Add-in commands for Excel, Word, and PowerPoint

Add-in commands are UI elements that extend the Office UI and start actions in your add-in. You can use add-in commands to add a button on the ribbon or an item to a context menu. When users select an add-in command, they initiate actions such as running JavaScript code, or showing a page of the add-in in a task pane. Add-in commands help users find and use your add-in, which can help increase your add-in's adoption and reuse, and improve customer retention.

For an overview of the feature, see the video Add-in Commands in the Office Ribbon.


SharePoint catalogs do not support add-in commands. You can deploy add-in commands via Centralized Deployment or AppSource, or use sideloading to deploy your add-in command for testing.

Figure 1. Add-in with commands running in Excel Desktop

Screenshot of an add-in command in Excel

Figure 2. Add-in with commands running in Excel on the web

Screenshot of an add-in command in Excel on the web

Command capabilities

The following command capabilities are currently supported.


Content add-ins do not currently support add-in commands.

Extension points

  • Ribbon tabs - Extend built-in tabs or create a new custom tab.
  • Context menus - Extend selected context menus.

Control types

  • Simple buttons - trigger specific actions.
  • Menus - simple menu dropdown with buttons that trigger actions.


  • ShowTaskpane - Displays one or multiple panes that load custom HTML pages inside them.
  • ExecuteFunction - Loads an invisible HTML page and then execute a JavaScript function within it. To show UI within your function (such as errors, progress, or additional input) you can use the displayDialog API.

Supported platforms

Add-in commands are currently supported on the following platforms.

  • Outlook 2016 on Windows (build 16.0.4678.1000+)
  • Office on Windows (build 16.0.6769+, connected to Office 365 subscription)
  • Office 2019 on Windows
  • Office on Mac (build 15.33+, connected to Office 365 subscription)
  • Office 2019 on Mac
  • Office on the web

More platforms are coming soon.


To debug an Add-in Command, you must run it in Office on the web. For details, see Debug add-ins in Office on the web.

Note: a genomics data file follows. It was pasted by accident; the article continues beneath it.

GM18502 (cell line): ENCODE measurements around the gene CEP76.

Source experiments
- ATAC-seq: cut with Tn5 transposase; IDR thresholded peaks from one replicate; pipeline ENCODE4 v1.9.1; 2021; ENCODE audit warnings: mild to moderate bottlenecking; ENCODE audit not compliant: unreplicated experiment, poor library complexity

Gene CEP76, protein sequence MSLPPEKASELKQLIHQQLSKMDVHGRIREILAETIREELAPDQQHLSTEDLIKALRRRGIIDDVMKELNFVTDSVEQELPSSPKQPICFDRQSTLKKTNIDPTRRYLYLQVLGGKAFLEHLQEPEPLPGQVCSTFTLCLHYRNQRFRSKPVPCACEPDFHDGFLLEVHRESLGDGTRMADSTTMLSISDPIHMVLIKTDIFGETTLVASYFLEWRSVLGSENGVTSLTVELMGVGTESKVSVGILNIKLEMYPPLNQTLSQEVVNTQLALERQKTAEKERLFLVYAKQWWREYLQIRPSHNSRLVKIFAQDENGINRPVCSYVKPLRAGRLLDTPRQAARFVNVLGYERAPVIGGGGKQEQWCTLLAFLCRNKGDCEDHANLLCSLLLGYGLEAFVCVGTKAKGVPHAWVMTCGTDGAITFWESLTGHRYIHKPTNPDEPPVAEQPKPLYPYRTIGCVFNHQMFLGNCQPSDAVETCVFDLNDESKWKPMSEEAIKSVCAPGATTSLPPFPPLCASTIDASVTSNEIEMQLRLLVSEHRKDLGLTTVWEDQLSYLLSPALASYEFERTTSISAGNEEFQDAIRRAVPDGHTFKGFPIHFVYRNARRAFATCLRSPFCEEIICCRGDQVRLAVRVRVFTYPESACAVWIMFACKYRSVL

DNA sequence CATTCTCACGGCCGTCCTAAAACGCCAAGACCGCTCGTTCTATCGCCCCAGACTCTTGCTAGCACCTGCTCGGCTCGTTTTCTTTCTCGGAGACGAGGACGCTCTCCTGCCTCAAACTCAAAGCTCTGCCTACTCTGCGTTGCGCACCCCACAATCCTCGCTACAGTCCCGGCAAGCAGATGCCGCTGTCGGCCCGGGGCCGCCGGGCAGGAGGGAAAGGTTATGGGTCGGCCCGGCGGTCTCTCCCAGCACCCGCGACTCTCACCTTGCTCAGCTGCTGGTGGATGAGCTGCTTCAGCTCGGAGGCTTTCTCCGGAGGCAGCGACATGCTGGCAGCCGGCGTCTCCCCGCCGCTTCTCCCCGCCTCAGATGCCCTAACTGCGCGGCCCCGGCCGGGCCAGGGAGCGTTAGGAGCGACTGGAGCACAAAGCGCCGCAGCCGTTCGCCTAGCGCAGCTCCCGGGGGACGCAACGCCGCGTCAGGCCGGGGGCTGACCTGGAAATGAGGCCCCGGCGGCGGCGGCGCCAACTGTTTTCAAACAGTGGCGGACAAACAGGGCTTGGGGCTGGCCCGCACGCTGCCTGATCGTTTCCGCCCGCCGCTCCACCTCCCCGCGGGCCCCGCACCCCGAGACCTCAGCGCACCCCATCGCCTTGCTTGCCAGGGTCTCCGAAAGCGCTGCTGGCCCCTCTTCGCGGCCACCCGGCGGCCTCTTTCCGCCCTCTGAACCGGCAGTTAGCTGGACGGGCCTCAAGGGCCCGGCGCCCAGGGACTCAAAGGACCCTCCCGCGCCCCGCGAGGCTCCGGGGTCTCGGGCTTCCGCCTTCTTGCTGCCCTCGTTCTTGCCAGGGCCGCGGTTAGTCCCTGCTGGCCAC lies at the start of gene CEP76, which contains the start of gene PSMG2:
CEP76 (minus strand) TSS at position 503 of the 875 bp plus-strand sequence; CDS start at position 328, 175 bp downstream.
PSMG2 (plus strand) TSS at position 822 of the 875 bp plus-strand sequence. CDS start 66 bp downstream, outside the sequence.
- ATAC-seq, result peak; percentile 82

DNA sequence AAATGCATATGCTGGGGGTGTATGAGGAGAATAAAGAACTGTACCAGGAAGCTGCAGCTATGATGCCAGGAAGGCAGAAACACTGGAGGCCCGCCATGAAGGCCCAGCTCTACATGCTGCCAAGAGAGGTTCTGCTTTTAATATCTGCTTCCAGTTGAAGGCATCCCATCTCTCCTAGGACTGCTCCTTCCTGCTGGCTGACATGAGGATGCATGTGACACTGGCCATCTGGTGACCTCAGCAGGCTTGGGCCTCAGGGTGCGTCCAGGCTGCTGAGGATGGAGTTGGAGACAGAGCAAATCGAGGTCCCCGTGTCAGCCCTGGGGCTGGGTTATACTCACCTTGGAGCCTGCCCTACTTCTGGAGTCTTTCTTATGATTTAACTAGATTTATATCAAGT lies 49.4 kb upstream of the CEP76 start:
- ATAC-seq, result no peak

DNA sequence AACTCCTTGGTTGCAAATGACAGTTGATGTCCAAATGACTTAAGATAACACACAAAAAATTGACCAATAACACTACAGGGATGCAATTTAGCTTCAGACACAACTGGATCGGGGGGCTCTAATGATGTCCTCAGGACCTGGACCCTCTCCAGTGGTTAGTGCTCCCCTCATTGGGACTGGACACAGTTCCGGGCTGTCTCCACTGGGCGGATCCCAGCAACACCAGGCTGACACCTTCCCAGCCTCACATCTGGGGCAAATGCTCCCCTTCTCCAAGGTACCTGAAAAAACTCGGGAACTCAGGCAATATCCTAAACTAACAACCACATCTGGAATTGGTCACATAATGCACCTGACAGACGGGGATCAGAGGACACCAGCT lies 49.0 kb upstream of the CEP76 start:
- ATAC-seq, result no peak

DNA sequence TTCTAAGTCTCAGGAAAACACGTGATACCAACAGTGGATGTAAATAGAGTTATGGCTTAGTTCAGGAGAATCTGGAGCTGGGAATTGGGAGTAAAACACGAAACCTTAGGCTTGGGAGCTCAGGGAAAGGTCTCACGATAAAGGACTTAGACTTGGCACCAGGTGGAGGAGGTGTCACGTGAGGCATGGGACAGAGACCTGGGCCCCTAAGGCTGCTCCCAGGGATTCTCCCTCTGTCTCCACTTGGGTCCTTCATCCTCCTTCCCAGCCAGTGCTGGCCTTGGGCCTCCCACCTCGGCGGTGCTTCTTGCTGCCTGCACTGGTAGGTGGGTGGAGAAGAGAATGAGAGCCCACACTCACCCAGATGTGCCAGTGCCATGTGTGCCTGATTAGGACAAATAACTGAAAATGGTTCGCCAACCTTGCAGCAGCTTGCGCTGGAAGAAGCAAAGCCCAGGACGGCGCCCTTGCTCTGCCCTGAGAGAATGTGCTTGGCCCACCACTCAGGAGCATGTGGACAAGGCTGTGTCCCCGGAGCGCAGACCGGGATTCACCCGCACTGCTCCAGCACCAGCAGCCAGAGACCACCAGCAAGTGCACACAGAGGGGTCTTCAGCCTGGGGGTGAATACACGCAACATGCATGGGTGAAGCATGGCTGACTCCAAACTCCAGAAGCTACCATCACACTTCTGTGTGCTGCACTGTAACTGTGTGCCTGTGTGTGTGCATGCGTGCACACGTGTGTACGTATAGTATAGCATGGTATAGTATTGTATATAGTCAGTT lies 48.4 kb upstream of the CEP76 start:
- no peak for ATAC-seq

Best practices

Apply the following best practices when you develop add-in commands:

  • Use commands to represent a specific action with a clear and specific outcome for users. Do not combine multiple actions in a single button.

  • Provide granular actions that make common tasks within your add-in more efficient to perform. Minimize the number of steps an action takes to complete.

  • For the placement of your commands in the Office ribbon:

    • Place commands on an existing tab (Insert, Review, and so on) if the functionality provided fits there. For example, if your add-in enables users to insert media, add a group to the Insert tab. Note that not all tabs are available across all Office versions. For more information, see Office Add-ins XML manifest.
    • Place commands on the Home tab if the functionality doesn't fit on another tab, and you have fewer than six top-level commands. You can also add commands to the Home tab if your add-in needs to work across Office versions (such as Office on the web or desktop) and a tab is not available in all versions (for example, the Design tab doesn't exist in Office on the web).
    • Place commands on a custom tab if you have more than six top-level commands.
    • Name your group to match the name of your add-in. If you have multiple groups, name each group based on the functionality that the commands in that group provide.
    • Do not add superfluous buttons to increase the real estate of your add-in.


    Add-ins that take up too much space might not pass AppSource validation.

  • For all icons, follow the icon design guidelines.

  • Provide a version of your add-in that also works on hosts that do not support commands. A single add-in manifest can work in both command-aware (with commands) and non-command-aware (as a task pane) hosts.

    Figure 3. Task pane add-in in Office 2013 and the same add-in using add-in commands in Office 2016

    A screenshot that shows a task pane add-in in Office 2013 and the same add-in using add-in commands in Office 2016

Next steps

The best way to get started using add-in commands is to take a look at the Office Add-in commands samples on GitHub.

For more information about specifying add-in commands in your manifest, see Create add-in commands in your manifest and the VersionOverrides reference content.